Detroit automakers shutter U.S. plants in move to stop coronavirus spread
By Ben Klayman DETROIT (Reuters) - The Detroit Three automakers will shut down their U.S. plants to stop the spread of coronavirus, bowing to pressure from the union representing about 150,000 hourly workers at those facilities, industry officials said.
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By Ben Klayman
DETROIT (Reuters) - The Detroit Three automakers will shut down their U.S. plants to stop the spread of coronavirus , bowing to pressure from the union representing about 150,000 hourly workers at those facilities, industry officials said.
Ford Motor Co
The Detroit automakers' shares took a beating on Wednesday, with GM down 18.8% and Ford down 14.6% in late afternoon trading. Fiat Chrysler shares were down 14.3% in New York. The Detroit automakers' North American factories build their most profitable trucks and sport utility vehicles, such as Fiat Chrysler's Jeep Wrangler, GM's Chevrolet Silverado pickup and the Ford F-series truck line.
The actions come less than a day after the automakers and the United Auto Workers union agreed to keep plants running with reduced shifts and staffing, and more time allowed for cleaning.
But that deal was put aside on Wednesday morning after Honda Motor Co said it would shut its North American factories for six days because of a slump in demand, and a worker at a Ford assembly plant in Michigan tested positive for the coronavirus .
Ford on Wednesday morning closed the final assembly building at its complex in Wayne, Michigan, where it builds the Ranger pickup truck and will assemble Bronco sport utility vehicles.
Ford said it would close all its North American plants after Thursday evening's shifts through March 30 to thoroughly clean the factories in the United States, Canada and Mexico.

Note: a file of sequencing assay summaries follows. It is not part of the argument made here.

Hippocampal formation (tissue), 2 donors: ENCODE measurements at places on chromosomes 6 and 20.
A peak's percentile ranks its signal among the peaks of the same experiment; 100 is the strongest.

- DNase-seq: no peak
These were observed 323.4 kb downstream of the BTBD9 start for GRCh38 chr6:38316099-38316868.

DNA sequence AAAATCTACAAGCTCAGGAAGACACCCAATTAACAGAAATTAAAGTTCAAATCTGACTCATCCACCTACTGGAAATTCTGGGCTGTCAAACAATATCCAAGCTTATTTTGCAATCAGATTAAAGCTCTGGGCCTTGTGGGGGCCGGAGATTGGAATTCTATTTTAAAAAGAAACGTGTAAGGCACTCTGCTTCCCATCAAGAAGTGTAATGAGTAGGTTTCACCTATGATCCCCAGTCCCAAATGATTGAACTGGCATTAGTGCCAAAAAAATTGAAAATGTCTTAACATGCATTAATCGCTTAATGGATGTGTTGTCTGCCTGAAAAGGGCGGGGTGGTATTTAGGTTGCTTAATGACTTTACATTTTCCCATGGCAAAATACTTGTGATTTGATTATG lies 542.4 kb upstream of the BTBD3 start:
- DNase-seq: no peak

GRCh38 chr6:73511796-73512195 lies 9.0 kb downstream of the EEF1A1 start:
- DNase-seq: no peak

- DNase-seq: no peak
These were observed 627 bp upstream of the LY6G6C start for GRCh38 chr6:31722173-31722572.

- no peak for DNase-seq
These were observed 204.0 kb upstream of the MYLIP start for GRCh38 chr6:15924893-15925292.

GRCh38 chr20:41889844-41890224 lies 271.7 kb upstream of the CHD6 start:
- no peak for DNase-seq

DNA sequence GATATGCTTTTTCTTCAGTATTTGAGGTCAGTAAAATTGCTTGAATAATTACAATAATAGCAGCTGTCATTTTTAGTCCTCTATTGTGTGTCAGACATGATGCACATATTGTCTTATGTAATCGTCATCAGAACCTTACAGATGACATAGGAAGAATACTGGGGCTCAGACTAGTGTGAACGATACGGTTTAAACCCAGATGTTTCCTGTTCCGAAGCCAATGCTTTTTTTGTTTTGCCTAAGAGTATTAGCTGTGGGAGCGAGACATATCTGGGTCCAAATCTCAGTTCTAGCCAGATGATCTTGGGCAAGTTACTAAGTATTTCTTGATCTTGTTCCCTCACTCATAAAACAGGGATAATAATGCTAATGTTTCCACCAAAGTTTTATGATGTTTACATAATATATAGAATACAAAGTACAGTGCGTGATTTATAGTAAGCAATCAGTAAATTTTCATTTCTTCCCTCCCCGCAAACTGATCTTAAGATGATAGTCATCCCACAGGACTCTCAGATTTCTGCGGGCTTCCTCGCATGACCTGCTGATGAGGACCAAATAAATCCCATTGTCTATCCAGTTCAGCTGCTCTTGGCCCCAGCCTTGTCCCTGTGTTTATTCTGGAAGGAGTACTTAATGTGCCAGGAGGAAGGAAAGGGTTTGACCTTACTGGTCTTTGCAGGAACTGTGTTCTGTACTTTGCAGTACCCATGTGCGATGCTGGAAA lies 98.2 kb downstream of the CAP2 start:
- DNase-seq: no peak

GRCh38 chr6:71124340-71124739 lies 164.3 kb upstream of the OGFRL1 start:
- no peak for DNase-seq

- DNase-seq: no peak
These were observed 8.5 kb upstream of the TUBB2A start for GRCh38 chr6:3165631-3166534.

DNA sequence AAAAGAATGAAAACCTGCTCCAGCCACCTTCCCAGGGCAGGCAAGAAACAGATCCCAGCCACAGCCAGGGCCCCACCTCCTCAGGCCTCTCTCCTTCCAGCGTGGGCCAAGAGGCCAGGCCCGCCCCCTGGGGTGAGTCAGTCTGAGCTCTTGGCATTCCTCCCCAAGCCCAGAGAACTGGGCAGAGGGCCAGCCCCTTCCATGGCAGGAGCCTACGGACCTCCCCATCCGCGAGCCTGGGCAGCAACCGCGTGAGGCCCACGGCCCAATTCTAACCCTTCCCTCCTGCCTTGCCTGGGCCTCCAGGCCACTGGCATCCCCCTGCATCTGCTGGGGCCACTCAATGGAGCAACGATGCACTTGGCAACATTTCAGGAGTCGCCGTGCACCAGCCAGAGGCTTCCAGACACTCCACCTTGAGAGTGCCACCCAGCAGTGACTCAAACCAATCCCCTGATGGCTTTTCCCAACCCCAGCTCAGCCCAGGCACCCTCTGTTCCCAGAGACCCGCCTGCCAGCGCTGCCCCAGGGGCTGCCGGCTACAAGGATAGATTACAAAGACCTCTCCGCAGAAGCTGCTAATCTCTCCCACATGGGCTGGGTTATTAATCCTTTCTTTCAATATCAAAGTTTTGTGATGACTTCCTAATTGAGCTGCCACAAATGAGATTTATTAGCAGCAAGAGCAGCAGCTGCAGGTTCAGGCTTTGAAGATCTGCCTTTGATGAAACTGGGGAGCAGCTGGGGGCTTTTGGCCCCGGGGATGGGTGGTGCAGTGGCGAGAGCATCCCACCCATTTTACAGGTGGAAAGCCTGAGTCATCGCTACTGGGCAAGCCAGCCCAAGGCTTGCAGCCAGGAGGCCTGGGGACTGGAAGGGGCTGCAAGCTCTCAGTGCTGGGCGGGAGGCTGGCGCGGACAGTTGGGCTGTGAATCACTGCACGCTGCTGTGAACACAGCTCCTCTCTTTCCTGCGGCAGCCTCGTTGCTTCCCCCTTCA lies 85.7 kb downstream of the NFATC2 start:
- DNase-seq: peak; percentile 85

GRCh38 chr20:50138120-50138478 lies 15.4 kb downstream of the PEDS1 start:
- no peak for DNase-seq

South Korea's Hyundai Motor Co <005380.KS> closed its Montgomery, Alabama, assembly plant on Wednesday morning after an employee there tested positive for COVID-19 . There were no details on when it would reopen. In addition, FCA on Wednesday closed its Sterling Heights, Michigan, plant in a cautionary move.
The Detroit Three automakers have not yet issued profit warnings, but Germany's BMW
The pain could also be felt by the U.S. government, which would lose $2 billion in tax revenue if sales in the entire U.S. auto sector stopped for a week, according to the Center for Automotive Research in Ann Arbor, Michigan.
United Auto Workers (UAW) union President Rory Gamble, who had previously called on the automakers to close their U.S. plants, in a Wednesday statement called the Detroit Three shutdowns "the prudent thing to do."
"Recent developments in North America make it clear this is the right thing to do now," GM Chief Executive Mary Barra said in a separate statement.
Affected workers qualify for unemployment as well as supplemental pay from the automakers, the union said.
It was not clear whether the automakers would seek to substitute this shutdown for the one they typically take annually during the summer, with GM and Ford officials saying it was too early to speculate.
Meanwhile, other automakers in North America are still operating assembly plants, including BMW's Spartanburg, South Carolina, facility, and Toyota Motor Corp's <7203.T> North American factories.
(Reporting by Ben Klayman in Detroit; Additional reporting by Paul Lienert and Joe White in Detroit and David Shepardson in Washington; Editing by Richard Chang and Matthew Lewis)
This story has not been edited by Firstpost staff and is generated by auto-feed.
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